Sometimes one of my daughters comes home from school or sports or a social event, and I see her face crumble in front of me. Her body is rigid and her eyes try not to meet mine. I feel the air’s weight grow heavy in my kitchen like a storm is coming off the ocean.
I may ask gently, “Hey, are you okay?” I may sidle up beside her and whisper, “Is something wrong?”
But I know I won’t get more than a shrug of a shoulder or a simple shake of her head.
And my heart cracks a little bit. I know the struggles all too well. Someone made her feel less worthy. Someone made her feel not understood. Someone made her feel like she’s not enough in this world, and there’s nothing I can say at that moment to change the sadness in her soul.
As I watch her trudge up to her room, every muscle aches to run after her, every instinct wants to hold her tight and protect her from the outside.
But instead, I try to wait. And when the time is right, when I can no longer stand it, I go into her room and put an arm around her shoulder, and even though she tries to shrug it off, I remain.
And I tell her, “Your now is not your forever. It will get better.”
Because our teenagers must understand that. It’s important we remind them that they might not meet their people in high school, they might not find their place, they may never fit in.
But there is life after high school, just as there is life after any challenging time. This now is not there forever. We can work to make it better.
Now, we sit in a time when our teenagers are struggling with the complexities of our day-to-day life. Old enough to understand the dangers but too immature to grasp the long-term consequences, they are often left to their own devices with the entire country judging each move.
And as we continue with a world that’s on fire with rage and hate and sick, when our kids’ routines are off kilter and their lives turned upside down, when they feel isolated and alone and have too much time to think, as parents, we won’t always be able to help.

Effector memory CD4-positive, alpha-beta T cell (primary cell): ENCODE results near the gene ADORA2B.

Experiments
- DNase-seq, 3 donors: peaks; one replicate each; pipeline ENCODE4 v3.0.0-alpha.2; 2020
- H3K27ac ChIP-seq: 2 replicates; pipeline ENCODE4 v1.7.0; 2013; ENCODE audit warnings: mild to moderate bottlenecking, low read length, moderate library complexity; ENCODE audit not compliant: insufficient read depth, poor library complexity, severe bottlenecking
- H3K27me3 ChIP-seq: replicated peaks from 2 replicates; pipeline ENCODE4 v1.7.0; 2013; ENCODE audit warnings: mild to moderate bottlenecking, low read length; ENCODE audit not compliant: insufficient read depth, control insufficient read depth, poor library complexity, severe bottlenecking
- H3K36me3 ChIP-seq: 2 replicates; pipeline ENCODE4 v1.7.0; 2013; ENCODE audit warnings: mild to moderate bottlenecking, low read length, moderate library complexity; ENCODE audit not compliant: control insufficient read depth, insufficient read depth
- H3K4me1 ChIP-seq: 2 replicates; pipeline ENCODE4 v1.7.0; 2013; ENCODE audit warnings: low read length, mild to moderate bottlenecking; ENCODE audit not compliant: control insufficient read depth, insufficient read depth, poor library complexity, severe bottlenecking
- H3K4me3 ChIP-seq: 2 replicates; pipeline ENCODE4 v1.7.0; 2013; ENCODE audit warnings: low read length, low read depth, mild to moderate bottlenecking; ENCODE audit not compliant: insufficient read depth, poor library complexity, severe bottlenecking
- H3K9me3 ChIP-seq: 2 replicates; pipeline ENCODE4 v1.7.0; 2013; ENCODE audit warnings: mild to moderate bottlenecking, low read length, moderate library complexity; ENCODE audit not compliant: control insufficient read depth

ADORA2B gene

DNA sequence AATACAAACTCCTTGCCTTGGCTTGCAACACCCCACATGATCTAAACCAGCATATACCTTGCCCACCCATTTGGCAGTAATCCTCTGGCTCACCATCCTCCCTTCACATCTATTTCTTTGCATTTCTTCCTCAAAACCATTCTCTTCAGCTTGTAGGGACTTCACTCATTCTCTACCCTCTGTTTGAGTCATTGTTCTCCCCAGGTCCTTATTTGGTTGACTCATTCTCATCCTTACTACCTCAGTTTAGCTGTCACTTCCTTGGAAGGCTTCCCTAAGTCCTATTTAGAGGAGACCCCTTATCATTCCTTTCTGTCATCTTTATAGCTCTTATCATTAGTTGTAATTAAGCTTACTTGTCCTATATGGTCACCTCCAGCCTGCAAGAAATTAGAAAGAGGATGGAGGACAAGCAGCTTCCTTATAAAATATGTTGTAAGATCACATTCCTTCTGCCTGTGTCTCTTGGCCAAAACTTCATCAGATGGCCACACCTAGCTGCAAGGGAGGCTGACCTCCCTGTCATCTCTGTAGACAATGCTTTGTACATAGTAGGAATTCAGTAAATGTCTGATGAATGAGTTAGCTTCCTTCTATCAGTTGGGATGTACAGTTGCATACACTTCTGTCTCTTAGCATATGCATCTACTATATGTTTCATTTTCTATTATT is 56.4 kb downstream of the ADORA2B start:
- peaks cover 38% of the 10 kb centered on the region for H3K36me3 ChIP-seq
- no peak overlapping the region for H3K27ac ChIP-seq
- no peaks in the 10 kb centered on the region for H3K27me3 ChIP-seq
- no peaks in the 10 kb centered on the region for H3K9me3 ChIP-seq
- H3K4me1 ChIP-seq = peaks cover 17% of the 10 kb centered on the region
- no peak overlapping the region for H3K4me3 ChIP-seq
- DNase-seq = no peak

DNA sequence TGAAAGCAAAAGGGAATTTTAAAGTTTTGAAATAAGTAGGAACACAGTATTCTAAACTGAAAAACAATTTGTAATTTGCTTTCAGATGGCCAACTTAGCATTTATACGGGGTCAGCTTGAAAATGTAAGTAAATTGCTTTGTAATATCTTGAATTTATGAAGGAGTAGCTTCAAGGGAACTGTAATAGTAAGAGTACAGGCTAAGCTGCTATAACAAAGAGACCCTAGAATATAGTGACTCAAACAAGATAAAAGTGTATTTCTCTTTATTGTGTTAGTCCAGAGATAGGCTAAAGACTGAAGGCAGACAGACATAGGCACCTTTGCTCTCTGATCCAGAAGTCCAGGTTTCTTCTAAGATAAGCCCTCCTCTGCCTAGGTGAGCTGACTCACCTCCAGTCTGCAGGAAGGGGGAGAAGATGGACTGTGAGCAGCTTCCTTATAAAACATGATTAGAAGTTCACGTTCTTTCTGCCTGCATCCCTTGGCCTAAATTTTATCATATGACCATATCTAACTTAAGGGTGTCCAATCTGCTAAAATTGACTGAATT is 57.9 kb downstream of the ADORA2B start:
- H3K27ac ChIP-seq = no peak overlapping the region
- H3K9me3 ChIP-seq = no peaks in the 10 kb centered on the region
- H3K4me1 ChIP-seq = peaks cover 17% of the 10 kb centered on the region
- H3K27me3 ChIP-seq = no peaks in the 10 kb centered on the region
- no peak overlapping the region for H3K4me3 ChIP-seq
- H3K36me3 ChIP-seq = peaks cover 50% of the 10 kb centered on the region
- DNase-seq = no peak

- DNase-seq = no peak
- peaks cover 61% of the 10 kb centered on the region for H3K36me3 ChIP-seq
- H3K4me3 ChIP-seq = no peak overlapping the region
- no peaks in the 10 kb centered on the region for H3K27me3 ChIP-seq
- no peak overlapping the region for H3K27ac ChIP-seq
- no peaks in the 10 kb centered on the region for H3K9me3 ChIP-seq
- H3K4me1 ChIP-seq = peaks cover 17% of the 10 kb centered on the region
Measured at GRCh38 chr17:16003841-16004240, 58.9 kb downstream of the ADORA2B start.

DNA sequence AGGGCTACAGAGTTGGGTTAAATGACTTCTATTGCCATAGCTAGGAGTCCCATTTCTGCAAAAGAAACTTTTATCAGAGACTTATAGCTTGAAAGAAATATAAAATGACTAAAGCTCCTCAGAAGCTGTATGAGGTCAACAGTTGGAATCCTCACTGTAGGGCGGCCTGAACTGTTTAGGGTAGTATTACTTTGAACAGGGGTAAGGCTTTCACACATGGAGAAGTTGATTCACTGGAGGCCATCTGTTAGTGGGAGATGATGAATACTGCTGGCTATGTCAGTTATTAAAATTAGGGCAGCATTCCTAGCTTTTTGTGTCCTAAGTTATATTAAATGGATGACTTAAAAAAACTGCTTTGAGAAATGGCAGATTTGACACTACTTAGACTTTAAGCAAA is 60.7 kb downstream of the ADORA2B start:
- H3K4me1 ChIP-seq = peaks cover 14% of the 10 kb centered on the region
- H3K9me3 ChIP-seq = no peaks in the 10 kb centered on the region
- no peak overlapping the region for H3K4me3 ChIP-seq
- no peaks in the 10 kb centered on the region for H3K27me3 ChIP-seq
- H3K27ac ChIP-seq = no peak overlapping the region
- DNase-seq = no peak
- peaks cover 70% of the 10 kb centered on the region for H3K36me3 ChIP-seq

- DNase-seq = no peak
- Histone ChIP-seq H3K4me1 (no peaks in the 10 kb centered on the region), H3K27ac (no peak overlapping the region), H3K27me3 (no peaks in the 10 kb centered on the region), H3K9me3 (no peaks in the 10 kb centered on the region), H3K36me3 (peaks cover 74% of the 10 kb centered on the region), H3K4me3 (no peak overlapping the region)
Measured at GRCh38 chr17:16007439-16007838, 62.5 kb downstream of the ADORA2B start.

But we can remind them that this now, these crazy times where nothing feels right, this will not be their forever.
No matter what is changed, no matter how alone they feel, no matter what they miss, it will get better.
It’s harder to see the signs right now when our hectic days have turned into long, boring reruns. It may be harder to see the signs when our own anxiety is getting the best of us.
Some kids will go through the day like nothing is wrong, others will act out, and still others will isolate in a great depression. All of these children are at risk; they all need us to watch over them.
Make loose plans for the future with your teens. Talk about what they want to do in the next phase of their life. Suggest things to occupy their minds and grow their hearts. Give them hope and something to hold onto.
Ensure they understand that this now that we are living in doesn’t have to be their forever.
It will get better.
*Teen suicides have grown exponentially the last decade, but the pandemic is putting them at increased risk. If you think you or someone you love is at risk for committing suicide, contact 1-800-273-8255.